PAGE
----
narrator here gives us a picture of the outside
world and the sufferings of the Jews. The inmates
of the Annexe live in constant fear of air raids,
bullets, the Germans and even the allies. The
shortage of food has reached bingo and the
clothes are all too small for them. Any victory
becomes a reason to celebrate. In between Anne
celebrates her 14th birthday ,does a course on
shorthand and stick with the daily routine.
Here we read about the a theft that happened at
the warehouse and a lot of money were stolen
and about 330 pounds of sugar was stolen and it
caused a bit of stir. And to pass time the inmates
told what they would like to do once they got out.
Margot and Mr. Van Daan wanted a hot bath, Mrs.
Van Daan a cake, Mrs. Frank a cup of coffee, Mr.
Dussel wanted to see his lady friend, Peter would
go downtown and Anne had no idea. They
rejoiced Mussolini‟s fall in Italy and constant fear
of bombs over their heads along with a vivid
account of a series of everyday events.
The edge of fear and betrayal runs loose in
the entries of the month. There are suspicion
from outside people like Mr. Van Maaran, fear
of bombs and gunfire and all mixed with
depression. The tempers are running high
with all on short fuses. Through they see a
glimmer of hope and everyone is trying to
remain normal to the best of their ability but
some of them come up in their dark side.
Ghost of Anne‟s lost friends appear and
reproach her. The fear rate is higher than the
The entries seem more serious and they also
reflect the changes of puberty in her which seem
to have grown in her confined state. Her interest
in sex as a sign of her growing up is shown and
she tries to find a friend in Peter Van Daan. The
war always looming in the backdrop and the
news of Germany planning to bomb Amsterdam.
The Jews still hounded up and many going
underground and threads of resistance knotting
up. Anne yearns for freedom from fear and wants
to be left alone most time. Confinement does
strange things to people as their tempers get
The months entries are full of humor and hope.
The invasion fever was mounting up throughout
Holland and anxiety of what the Germans might
do if they lost and it looks like Anne found a love
in midst of war, Peter as he is the only male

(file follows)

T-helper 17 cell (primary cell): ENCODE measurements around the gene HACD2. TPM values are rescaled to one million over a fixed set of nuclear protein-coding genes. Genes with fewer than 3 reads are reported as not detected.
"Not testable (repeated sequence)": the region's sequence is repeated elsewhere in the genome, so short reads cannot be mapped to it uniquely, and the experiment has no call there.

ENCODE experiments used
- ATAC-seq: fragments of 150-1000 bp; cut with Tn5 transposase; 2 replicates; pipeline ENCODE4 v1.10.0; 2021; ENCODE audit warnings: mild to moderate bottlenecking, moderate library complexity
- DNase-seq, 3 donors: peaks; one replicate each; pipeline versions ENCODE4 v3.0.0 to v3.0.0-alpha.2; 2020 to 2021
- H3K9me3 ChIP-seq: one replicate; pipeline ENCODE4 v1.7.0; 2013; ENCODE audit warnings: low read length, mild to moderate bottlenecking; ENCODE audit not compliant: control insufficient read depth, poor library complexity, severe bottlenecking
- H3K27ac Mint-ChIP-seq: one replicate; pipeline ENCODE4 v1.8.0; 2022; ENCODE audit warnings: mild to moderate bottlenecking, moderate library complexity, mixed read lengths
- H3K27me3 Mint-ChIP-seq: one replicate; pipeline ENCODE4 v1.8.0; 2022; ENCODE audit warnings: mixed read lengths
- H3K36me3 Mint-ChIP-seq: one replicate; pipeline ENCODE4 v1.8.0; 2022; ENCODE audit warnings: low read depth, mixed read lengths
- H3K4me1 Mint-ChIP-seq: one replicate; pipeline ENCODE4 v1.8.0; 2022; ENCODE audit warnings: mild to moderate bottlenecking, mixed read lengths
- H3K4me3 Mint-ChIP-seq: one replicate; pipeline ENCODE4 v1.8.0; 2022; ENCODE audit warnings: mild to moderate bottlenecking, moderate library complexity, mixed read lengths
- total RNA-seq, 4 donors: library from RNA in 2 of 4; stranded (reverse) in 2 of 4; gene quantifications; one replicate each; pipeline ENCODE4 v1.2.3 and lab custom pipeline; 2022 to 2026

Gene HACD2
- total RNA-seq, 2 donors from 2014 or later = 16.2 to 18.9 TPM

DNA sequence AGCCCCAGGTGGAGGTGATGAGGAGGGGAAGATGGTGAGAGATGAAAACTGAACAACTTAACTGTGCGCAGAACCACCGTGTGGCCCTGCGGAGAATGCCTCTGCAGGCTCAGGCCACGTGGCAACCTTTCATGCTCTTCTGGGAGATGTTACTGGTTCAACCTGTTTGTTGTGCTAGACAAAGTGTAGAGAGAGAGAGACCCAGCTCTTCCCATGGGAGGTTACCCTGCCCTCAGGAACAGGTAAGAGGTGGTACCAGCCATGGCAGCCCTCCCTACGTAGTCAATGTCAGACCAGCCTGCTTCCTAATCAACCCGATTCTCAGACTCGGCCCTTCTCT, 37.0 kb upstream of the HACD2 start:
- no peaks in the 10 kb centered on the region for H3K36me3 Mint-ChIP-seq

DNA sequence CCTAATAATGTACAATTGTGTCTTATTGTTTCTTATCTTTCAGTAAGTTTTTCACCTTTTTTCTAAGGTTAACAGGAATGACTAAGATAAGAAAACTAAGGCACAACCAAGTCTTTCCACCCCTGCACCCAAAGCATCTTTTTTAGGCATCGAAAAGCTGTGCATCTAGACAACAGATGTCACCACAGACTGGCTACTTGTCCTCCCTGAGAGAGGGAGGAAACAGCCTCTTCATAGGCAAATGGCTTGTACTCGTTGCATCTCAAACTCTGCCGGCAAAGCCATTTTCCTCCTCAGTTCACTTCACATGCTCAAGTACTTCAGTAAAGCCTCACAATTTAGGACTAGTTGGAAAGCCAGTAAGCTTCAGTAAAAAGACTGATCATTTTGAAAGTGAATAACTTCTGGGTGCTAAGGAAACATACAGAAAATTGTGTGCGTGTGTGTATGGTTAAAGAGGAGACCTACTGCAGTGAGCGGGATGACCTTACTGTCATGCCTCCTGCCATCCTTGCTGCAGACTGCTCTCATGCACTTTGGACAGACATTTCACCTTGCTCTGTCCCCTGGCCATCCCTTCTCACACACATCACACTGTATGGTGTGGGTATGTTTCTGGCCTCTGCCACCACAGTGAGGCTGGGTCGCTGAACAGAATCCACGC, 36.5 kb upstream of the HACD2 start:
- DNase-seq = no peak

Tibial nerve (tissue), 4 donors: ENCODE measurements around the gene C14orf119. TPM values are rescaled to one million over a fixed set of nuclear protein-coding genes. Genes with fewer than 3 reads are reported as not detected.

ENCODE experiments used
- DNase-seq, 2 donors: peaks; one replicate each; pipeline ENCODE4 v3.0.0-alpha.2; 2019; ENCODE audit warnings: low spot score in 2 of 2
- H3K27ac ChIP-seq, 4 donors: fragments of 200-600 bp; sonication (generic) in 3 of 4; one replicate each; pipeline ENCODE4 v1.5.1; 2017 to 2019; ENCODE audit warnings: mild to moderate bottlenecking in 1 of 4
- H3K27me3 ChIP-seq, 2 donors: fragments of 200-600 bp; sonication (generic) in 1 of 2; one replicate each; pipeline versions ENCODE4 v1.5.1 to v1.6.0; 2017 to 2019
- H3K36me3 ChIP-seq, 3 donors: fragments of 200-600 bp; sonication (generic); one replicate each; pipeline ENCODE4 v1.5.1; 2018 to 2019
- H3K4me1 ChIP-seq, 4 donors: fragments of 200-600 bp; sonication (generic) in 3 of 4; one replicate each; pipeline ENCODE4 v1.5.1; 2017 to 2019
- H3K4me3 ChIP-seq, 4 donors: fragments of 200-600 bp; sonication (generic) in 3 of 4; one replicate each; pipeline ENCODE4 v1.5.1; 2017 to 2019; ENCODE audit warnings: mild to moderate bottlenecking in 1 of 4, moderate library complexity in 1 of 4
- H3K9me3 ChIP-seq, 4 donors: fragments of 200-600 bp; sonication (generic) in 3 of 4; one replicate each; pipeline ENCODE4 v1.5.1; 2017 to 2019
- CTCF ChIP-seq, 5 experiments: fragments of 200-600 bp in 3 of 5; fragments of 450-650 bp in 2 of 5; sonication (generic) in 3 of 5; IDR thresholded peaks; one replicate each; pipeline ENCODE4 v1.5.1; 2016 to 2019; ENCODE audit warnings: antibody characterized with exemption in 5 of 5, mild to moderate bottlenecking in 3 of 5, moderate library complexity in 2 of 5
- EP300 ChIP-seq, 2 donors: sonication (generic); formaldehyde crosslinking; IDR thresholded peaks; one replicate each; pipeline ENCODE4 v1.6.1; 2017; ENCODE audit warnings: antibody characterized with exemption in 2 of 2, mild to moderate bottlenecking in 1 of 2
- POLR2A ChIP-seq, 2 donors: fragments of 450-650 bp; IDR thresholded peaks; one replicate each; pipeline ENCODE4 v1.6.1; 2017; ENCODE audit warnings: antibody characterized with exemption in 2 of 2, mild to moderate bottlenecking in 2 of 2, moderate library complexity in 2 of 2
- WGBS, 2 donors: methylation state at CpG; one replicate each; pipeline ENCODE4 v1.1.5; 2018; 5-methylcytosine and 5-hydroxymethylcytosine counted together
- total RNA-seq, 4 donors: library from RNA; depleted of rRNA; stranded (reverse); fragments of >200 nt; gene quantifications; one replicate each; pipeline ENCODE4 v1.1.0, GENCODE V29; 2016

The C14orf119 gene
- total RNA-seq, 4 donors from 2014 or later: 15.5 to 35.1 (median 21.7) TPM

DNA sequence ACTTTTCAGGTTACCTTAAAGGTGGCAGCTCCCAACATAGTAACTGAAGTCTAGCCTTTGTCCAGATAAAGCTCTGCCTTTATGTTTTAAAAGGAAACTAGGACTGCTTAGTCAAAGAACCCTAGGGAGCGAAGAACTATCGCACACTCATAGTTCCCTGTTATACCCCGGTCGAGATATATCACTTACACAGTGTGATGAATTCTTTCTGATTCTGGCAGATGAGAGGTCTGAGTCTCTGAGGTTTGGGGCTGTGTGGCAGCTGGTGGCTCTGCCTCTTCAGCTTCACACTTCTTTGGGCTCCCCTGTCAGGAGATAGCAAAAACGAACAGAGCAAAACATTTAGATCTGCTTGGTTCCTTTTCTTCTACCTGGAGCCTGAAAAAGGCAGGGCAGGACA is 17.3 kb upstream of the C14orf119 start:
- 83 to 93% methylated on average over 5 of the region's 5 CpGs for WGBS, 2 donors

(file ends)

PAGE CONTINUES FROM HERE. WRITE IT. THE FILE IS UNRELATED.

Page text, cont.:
closer to her age group and she longs for his
companionship and feels dejected when she
doesn't receive it. And in between she is annoyed
with her mother due to her odd looks when she
goes up to Peter‟s room. We do not know
weather this is really love or proximity and the
The entries of the month are more frequent
and they give and idea about the inside of
Anne‟s head. Her feelings for Peter which are
growing and she is undergoing the
misery, hope, despair of a girl and her first
love. And she cannot get over this obsession
as she has no outlet for her feelings. Her
grown ups cannot help her. The also
describes the food shortage in the Annexe.
Still the people are on short fuses and
tempers flare occxassionaly.
Here we are reading about Anne‟s total
obsession with Peter, the arousal of love in
her and her want to share all her secrets to
Peter, but she also writes about the
happenings in the surroundings. The British
had bombed Amsterdam everyday, the
Russians defeated the Germans and entered
Odessa. Life in tatters in the world outside
with the police rounding up the Jews and
their helpers. Germany a country turned
against itself. Then very political picture.
The diary entry begins with Anne‟s keen desire to
be patient with Peter and then then the burglary
and their near miss with the police.
The near miss with the police made them very
uncomfortable and filled with mortal fear of
discovery. This chapter reveals the true suffering
of Jews during the war and the life in Annexe.
Anne feels she had an inner courage and
strength and wants to be a writer. This chapter
highlights the will to survive by the people of The
Tensions in the annex run high after the breakin, and no one can shake the feeling of
impending doom. On top of that, Peter forgets to
unbolt the front door, so Mr. Kugler has to smash
the window to get in. The air raids on the city are
incredibly heavy. On April 15, 1944, Anne gets
her first kiss. Although Peter only kisses her “half
on [ left cheek, half on ear,” Anne suddenly feels
she is very advanced for her age. She felt that
there were two different versions of Anne and it
made her feel uncomfortable. Anne also vividly
gives an account of the stark reality of present
In this months entry Anne asks Peter if he thinks
she should tell her father about their
relationship, and he believes they should. Mr.
Frank says that he thinks it is not a good idea to
carry on a romance in the annex, and he asks
Anne if Peter is in love with her. Mr. Frank tells
her not to take it too seriously and that it is her
responsibility to show restraint. Anne wonders
about the point of the war and laments that
money is being spent on fighting rather than on